My Dog Is Obsessed With My Other Dog! (What Do I Do?)

Is your dog overly attached or obsessed with your other dog? This behavior can be puzzling, but you’re not alone. Many pet owners face similar challenges.

In this article, we’ll take a look at why a dog might become obsessed with another dog, whether it’s your own or someone else’s. We’ll also cover special circumstances like male dogs obsessing over other males or males obsessing over females. For those who have recently noticed a sudden change in their dog’s behavior towards their furry housemate, we’ll offer some possible explanations too.

We will talk about the issue of codependency among dogs and what you can do about it. And if it’s a puppy that’s become fixated on other dogs, we’ve got that covered too! Keep reading below!

Dog Obsessed With Other Dog: How to Stop

How to Stop a Dog from Being Obsessed with Another Dog

If your dog is obsessed with another dog, it can be challenging to manage their behavior and ensure things stay peaceful. Let’s go over some strategies you can try to help redirect your dog’s focus and reduce their obsession.

  1. Identify the underlying cause: Understanding why your dog is fixated on the other dog is essential in addressing the behavior. It could be due to fear, lack of socialization, resource guarding, or a desire for attention. Identifying the root cause will guide your approach in resolving the issue.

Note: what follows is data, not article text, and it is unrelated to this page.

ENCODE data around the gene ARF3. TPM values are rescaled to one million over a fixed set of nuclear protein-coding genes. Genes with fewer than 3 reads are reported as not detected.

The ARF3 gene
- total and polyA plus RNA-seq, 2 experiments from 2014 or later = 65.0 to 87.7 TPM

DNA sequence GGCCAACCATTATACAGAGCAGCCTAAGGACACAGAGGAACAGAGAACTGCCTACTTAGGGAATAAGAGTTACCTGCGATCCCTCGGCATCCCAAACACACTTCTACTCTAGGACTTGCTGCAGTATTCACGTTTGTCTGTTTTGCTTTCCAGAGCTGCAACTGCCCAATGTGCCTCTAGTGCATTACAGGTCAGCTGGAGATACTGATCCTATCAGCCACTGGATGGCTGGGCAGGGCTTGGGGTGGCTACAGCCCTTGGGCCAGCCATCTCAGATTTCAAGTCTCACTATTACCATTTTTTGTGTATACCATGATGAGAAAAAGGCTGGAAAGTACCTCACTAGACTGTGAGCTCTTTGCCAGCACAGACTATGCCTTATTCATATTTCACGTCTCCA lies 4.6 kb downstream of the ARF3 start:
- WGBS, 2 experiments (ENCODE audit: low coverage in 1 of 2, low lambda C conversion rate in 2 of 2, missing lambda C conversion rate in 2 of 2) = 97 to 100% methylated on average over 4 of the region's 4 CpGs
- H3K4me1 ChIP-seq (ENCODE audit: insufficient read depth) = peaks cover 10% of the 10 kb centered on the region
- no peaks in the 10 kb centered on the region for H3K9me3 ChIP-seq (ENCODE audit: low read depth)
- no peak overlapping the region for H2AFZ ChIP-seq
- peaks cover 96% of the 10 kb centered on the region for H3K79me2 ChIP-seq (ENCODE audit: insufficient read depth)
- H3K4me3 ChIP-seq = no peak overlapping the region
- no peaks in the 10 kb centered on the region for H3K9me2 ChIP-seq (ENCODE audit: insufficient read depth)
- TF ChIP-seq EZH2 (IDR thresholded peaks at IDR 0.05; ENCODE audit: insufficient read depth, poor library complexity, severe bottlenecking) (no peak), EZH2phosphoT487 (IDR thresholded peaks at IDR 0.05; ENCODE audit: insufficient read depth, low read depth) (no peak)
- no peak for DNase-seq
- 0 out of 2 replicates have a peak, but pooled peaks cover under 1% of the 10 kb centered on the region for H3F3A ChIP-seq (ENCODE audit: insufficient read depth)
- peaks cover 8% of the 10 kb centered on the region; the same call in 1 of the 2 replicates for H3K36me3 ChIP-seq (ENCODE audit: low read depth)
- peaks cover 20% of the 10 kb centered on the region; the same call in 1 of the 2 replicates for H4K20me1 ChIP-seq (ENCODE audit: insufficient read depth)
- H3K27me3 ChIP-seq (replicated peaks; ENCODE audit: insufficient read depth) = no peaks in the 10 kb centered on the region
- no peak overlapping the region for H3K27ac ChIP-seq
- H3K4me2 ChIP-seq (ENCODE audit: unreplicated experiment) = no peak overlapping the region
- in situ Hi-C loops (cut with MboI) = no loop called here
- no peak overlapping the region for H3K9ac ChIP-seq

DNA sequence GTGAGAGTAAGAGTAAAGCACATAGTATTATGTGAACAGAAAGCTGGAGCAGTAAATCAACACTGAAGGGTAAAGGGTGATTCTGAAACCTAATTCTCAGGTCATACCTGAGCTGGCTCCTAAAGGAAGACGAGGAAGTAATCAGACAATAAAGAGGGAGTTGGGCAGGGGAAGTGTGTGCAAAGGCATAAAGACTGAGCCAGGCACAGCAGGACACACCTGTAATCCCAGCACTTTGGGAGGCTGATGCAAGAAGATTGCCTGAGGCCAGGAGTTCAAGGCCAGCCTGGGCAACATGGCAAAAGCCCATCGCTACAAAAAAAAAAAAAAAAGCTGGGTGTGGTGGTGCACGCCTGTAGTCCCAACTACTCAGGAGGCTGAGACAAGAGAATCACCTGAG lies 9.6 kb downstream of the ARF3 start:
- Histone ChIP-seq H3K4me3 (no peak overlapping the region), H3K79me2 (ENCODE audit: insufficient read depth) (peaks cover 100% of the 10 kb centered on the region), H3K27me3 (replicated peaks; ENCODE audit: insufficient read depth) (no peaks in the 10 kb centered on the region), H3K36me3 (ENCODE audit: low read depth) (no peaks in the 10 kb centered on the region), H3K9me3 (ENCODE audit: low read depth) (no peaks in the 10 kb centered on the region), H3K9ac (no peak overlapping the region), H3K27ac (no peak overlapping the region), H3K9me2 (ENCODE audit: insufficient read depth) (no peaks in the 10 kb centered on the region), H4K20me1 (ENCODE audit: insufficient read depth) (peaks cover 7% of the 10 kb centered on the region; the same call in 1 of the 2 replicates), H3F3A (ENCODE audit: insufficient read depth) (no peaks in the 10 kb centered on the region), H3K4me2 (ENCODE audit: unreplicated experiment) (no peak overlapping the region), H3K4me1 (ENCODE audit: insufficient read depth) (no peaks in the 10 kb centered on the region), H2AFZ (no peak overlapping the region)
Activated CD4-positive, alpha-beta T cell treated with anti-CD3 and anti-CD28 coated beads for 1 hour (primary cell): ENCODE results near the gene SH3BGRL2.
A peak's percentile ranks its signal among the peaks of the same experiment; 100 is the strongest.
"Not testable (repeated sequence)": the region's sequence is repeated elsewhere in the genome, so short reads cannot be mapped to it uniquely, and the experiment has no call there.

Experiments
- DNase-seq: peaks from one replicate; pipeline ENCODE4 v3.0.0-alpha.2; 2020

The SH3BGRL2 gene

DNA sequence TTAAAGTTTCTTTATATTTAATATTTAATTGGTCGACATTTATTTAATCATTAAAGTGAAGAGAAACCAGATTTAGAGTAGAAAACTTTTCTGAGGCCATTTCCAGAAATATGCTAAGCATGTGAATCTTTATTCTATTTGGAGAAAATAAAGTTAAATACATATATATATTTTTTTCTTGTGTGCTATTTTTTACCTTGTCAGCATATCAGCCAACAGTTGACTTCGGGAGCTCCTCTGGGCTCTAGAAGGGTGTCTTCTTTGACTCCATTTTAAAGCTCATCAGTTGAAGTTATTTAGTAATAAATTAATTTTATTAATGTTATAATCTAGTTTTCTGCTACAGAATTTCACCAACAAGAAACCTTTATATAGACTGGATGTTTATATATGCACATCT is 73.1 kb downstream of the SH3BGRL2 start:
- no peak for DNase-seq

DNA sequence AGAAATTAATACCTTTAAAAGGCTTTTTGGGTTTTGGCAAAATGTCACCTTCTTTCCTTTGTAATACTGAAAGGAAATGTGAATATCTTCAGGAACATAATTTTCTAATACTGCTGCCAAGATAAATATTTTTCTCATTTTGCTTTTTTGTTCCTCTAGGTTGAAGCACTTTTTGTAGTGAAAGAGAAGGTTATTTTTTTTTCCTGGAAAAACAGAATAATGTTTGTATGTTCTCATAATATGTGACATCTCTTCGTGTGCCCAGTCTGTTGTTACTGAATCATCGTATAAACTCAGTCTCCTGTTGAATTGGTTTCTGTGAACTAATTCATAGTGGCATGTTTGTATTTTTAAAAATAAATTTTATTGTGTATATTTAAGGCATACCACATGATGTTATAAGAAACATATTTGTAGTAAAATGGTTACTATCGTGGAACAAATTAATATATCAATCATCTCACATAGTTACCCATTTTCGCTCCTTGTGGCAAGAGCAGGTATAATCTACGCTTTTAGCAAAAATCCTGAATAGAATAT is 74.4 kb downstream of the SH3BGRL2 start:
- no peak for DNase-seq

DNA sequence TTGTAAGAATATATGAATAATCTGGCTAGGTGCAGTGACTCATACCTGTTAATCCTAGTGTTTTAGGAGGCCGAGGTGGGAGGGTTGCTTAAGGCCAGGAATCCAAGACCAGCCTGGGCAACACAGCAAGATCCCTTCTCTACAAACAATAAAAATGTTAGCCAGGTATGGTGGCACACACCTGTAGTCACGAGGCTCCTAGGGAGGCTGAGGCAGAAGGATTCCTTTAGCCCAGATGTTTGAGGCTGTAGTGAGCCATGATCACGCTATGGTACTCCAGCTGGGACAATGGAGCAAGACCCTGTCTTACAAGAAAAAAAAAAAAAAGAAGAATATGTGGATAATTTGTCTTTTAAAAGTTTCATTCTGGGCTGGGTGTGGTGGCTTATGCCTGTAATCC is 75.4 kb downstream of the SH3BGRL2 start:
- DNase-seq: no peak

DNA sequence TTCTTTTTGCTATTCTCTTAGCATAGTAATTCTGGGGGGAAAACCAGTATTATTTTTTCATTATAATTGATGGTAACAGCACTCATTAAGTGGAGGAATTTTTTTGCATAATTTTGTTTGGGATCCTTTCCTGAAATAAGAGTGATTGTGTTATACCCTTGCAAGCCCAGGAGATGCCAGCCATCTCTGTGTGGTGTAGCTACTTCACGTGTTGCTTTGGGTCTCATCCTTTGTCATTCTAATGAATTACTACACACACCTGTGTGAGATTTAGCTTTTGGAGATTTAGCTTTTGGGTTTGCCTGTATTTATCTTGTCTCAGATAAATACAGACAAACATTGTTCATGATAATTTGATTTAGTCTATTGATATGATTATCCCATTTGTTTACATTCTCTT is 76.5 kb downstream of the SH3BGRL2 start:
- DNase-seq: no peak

2. Manage the environment: If your dog becomes overly fixated on a specific dog, it may be best to limit their interactions. Avoid situations where they constantly encounter the dog, as this can reinforce their obsession. Create physical boundaries or use visual barriers to help redirect your dog’s attention.
  3. Increase mental and physical exercise: A dog with excessive energy or boredom is more likely to fixate on other dogs. Provide ample physical exercise through regular walks, play sessions, and interactive toys. Mental stimulation, such as puzzle toys or training exercises, can also help redirect their focus and tire them out.
  4. Focus on obedience training: Engaging in obedience training can help redirect your dog’s attention and improve their responsiveness to commands. Teach them commands like “sit,” “stay,” and “leave it,” and reinforce these behaviors consistently. Redirect their focus to you and reward them for following commands.
  5. Desensitization and counterconditioning: If your dog’s obsession stems from fear or anxiety, desensitization and counterconditioning techniques can be effective. Gradually expose your dog to the presence of the other dog at a distance, rewarding calm behavior and gradually decreasing the distance over time.